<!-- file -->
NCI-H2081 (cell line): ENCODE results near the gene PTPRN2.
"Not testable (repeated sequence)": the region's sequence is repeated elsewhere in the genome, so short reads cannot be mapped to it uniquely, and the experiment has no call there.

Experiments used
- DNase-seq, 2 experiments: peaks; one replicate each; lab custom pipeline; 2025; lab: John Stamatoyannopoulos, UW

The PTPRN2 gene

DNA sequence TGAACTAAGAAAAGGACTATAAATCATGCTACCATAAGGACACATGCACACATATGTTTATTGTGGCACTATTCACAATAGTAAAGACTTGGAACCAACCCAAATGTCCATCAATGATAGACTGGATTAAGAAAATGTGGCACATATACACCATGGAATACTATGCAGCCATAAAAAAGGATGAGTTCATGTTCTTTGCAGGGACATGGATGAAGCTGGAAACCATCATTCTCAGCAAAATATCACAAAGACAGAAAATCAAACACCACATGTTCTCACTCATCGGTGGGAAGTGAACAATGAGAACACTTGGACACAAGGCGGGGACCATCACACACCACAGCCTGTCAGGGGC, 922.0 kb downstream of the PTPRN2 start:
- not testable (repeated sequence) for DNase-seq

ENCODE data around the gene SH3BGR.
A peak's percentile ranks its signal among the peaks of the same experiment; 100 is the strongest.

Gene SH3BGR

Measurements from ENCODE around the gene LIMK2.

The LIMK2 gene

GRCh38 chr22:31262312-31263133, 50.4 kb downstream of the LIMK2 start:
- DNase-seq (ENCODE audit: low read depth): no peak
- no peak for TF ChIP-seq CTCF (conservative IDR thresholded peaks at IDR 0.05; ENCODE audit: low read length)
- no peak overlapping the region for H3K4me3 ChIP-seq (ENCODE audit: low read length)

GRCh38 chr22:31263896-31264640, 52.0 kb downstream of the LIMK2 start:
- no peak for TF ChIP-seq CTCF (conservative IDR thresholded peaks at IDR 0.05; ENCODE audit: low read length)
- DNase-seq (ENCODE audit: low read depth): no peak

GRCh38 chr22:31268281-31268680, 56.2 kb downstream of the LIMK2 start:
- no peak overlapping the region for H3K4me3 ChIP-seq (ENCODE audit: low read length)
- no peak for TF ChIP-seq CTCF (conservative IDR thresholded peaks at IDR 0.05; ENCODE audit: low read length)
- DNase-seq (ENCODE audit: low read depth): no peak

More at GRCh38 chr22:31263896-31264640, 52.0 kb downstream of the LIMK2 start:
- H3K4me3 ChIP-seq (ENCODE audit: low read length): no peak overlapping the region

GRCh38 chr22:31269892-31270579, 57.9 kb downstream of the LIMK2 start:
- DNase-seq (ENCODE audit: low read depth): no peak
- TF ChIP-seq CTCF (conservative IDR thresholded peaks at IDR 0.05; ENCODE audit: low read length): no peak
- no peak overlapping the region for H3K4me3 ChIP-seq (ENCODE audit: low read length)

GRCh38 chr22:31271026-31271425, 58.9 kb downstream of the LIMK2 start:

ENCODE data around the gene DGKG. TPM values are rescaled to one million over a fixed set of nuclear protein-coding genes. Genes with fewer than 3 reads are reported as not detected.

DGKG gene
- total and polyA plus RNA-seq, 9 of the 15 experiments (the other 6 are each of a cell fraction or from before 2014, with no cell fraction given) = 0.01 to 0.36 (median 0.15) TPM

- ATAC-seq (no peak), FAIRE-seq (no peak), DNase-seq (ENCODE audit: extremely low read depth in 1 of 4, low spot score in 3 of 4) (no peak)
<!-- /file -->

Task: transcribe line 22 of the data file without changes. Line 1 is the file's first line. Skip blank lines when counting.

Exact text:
- no peak for TF ChIP-seq CTCF (conservative IDR thresholded peaks at IDR 0.05; ENCODE audit: low read length)